Ingratitude is at the heart of every sin. Lucifer was ungrateful that he wasn’t God and he rebelled and became consumed by hate. Adam and Eve were given the Garden of Eden and could eat from any tree except one. Were they thankful for what they had been given? No, they allowed Satan to speak his lies in their heart; Not gratitude for all they had been given but rather they focused on the one thing that they were not. And their ingratitude led them to rebel. How dare God say I can’t do that. And they reached out and took it and all hell broke loose.
We are not so very different. For all we have been given, that vast majority of us spend little time in prayers of thanksgiving and most of our time complaining. We are not thankful for what we have been given but angry about what we don’t have. How can I say this? Because all of us are sinners. At the heart of every sin is an ungrateful heart. Conversely a heart full of gratitude has little room for rebellion. If we were to spend more time in thanksgiving and less time complaining we would be a lot better off. Most of us look to Christ for what he can give us. That is not love. That is using someone. Love looks to what it can give to the other. Christ has to be someone we truly love. Someone we need to seek out daily. Someone we ache to see daily. Someone we cannot live without. Someone we are thankful to spend time with. If he isn’t then we deny him like the lepers did. We seek to use him and not love him. The consequences of that are clear. But if we deny him he will deny us. A saving faith in Jesus Christ is one that transforms our life, makes us return to him on our knees, glorifying and praising him for what he has done. Well, Father, he didn’t save me from leprosy. No what he did was far greater. He saved you from eternal death if you are willing to allow him to change your life. Listen to Isaiah 53:
Who would believe what we have heard? To whom has the arm of the LORD been revealed? He grew up like a sapling before him, like a shoot from the parched earth; There was in him no stately bearing to make us look at him, nor appearance that would attract us to him.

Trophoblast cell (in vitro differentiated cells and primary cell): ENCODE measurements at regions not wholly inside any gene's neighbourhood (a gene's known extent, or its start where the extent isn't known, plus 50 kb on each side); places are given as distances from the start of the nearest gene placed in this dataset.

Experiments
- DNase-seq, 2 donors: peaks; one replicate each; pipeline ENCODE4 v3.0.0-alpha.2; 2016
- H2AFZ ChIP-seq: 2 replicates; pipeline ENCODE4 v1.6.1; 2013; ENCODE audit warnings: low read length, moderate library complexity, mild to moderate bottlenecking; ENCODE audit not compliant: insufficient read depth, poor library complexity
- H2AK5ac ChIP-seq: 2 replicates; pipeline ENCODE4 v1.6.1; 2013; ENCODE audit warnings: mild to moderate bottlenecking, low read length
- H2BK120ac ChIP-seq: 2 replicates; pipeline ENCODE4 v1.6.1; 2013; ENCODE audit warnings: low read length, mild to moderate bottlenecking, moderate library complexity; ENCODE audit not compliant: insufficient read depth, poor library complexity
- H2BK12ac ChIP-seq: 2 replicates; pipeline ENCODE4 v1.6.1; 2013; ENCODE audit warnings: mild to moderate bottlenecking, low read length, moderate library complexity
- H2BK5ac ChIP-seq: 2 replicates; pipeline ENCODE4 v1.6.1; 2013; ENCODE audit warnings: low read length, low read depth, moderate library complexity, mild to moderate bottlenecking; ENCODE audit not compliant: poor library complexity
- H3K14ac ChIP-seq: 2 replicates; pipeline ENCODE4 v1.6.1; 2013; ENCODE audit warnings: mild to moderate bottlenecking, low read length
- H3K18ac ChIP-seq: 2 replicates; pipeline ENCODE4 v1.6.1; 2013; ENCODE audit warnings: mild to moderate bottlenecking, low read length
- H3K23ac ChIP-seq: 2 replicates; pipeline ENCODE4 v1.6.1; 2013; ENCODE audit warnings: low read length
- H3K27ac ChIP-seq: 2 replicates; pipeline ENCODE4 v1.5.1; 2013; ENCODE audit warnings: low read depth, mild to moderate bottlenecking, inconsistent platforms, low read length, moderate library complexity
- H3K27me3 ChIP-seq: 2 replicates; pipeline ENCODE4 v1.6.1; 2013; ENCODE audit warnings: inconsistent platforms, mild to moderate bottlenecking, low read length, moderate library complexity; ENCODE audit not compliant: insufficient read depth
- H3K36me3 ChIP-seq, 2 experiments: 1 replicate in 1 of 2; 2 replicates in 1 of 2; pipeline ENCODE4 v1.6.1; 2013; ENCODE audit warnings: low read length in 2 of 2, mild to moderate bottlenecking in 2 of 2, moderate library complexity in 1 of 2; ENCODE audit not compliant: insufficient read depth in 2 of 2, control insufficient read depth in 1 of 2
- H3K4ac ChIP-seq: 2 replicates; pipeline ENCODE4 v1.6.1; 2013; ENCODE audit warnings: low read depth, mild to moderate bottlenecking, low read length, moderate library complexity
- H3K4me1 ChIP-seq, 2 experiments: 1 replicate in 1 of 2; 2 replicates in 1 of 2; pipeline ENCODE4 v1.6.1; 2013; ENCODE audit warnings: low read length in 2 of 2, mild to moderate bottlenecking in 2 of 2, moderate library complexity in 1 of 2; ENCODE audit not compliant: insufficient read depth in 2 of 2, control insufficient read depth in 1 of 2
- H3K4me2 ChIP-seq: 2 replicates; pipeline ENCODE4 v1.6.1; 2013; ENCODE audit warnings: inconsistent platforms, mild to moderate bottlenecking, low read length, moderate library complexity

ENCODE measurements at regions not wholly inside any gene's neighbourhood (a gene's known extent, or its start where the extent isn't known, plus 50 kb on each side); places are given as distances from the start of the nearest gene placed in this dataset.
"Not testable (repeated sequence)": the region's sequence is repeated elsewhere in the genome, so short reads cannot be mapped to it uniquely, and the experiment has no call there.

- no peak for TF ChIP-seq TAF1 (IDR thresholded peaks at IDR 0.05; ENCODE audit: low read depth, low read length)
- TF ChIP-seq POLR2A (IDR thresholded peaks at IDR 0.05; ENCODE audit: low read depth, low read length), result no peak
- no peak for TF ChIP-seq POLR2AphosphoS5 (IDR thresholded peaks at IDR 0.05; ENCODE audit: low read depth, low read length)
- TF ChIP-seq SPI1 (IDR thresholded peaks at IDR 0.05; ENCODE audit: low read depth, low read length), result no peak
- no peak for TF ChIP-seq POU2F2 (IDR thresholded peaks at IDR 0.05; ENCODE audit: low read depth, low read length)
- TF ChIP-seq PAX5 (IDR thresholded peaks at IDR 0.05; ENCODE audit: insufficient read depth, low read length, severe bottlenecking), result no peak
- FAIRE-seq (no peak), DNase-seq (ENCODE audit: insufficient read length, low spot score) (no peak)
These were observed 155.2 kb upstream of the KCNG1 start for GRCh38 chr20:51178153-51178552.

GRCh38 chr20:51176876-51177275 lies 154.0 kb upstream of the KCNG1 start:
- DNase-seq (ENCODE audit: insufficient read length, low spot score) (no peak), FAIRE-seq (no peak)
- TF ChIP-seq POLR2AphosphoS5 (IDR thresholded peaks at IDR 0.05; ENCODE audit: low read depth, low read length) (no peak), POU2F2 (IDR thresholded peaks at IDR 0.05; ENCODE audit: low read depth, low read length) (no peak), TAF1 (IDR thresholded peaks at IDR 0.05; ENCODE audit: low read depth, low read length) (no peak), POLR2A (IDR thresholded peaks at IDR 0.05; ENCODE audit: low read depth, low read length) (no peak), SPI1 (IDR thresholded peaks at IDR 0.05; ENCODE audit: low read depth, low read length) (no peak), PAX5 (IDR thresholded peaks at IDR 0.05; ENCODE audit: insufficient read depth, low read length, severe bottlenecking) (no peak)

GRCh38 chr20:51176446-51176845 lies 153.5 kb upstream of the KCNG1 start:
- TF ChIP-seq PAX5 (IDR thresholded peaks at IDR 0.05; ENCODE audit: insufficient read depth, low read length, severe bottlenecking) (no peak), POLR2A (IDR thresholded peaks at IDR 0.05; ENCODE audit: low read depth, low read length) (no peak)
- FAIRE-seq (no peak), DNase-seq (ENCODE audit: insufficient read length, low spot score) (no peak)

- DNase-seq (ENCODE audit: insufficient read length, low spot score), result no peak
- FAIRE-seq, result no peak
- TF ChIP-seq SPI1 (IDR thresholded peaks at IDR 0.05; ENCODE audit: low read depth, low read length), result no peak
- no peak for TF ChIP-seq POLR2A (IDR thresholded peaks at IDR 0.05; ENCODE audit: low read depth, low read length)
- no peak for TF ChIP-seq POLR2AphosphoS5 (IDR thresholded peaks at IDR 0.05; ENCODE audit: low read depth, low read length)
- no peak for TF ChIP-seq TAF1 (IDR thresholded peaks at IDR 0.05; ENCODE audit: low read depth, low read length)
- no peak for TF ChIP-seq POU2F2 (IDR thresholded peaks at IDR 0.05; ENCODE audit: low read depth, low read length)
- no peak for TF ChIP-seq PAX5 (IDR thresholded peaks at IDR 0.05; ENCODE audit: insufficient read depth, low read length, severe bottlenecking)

He was spurned and avoided by men, a man of suffering, accustomed to infirmity, One of those from whom men hide their faces, spurned, and we held him in no esteem.
Yet it was our infirmities that he bore, our sufferings that he endured, While we thought of him as stricken, as one smitten by God and afflicted.
But he was pierced for our offenses, crushed for our sins, Upon him was the chastisement that makes us whole, by his stripes we were healed.
We had all gone astray like sheep, each following his own way; But the LORD laid upon him the guilt of us all.
Though he was harshly treated, he submitted and opened not his mouth; Like a lamb led to the slaughter or a sheep before the shearers, he was silent and opened not his mouth.
Oppressed and condemned, he was taken away, and who would have thought any more of his destiny? When he was cut off from the land of the living, and smitten for the sin of his people, A grave was assigned him among the wicked and a burial place with evildoers, Though he had done no wrong nor spoken any falsehood.
(But the LORD was pleased to crush him in infirmity.) If he gives his life as an offering for sin, he shall see his descendants in a long life, and the will of the LORD shall be accomplished through him.
Because of his affliction he shall see the light in fullness of days; Through his suffering, my servant shall justify many, and their guilt he shall bear. Therefore I will give him his portion among the great, and he shall divide the spoils with the mighty, Because he surrendered himself to death and was counted among the wicked; And he shall take away the sins of many, and win pardon for their offenses.
By his stripes we were healed. The question left for each of us is what kind of leper are we? Are we with the 9 that walk away? Or are we the one who fall on our knees in gratitude and change our lives?